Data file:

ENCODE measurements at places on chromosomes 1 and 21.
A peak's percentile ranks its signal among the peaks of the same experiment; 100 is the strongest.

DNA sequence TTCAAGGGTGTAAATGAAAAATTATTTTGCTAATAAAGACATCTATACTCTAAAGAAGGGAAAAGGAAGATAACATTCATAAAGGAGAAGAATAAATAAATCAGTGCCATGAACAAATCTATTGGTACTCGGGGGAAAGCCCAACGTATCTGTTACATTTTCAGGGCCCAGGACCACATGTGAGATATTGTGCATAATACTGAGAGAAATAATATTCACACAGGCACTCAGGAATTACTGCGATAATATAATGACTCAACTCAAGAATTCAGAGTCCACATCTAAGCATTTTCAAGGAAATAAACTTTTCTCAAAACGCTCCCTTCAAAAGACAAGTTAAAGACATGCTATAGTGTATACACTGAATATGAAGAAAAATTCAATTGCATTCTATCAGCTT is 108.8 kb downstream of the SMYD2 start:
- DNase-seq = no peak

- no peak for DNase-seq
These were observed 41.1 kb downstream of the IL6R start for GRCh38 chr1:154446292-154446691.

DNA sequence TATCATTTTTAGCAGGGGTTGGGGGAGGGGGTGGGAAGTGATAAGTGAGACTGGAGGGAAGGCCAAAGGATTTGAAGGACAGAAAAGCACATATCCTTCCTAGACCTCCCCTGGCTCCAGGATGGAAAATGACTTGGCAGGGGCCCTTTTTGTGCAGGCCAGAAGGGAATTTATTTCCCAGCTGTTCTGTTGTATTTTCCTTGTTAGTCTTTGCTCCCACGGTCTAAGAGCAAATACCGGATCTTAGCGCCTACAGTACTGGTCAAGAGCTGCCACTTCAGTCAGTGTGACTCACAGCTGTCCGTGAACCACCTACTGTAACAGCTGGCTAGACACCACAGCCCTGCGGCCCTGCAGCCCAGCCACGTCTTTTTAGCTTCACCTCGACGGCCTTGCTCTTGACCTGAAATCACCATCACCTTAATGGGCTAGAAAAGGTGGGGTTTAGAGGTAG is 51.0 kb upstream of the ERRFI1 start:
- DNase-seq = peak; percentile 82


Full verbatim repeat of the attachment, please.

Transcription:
ENCODE measurements at places on chromosomes 1 and 21.
A peak's percentile ranks its signal among the peaks of the same experiment; 100 is the strongest.

DNA sequence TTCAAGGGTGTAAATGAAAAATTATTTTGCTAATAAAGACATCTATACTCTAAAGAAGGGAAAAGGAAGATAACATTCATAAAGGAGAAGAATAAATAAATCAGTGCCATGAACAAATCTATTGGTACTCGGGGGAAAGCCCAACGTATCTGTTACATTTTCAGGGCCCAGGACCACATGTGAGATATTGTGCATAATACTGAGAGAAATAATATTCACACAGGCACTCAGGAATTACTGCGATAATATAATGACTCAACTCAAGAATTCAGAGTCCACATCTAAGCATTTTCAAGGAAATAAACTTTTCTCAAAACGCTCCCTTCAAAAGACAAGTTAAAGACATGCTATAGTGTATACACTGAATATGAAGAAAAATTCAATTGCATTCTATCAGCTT is 108.8 kb downstream of the SMYD2 start:
- DNase-seq = no peak

- no peak for DNase-seq
These were observed 41.1 kb downstream of the IL6R start for GRCh38 chr1:154446292-154446691.

DNA sequence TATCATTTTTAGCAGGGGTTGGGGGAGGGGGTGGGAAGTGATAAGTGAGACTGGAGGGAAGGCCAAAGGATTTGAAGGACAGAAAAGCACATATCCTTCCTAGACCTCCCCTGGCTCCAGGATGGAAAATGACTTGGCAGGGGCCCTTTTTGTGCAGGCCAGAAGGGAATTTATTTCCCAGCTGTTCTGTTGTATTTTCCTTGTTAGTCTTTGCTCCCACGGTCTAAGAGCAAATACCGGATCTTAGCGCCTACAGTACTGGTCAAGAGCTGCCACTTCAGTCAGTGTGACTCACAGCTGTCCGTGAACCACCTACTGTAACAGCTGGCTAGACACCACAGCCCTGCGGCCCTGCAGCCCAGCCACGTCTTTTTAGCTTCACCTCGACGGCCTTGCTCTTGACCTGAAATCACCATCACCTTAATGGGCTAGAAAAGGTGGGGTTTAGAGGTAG is 51.0 kb upstream of the ERRFI1 start:
- DNase-seq = peak; percentile 82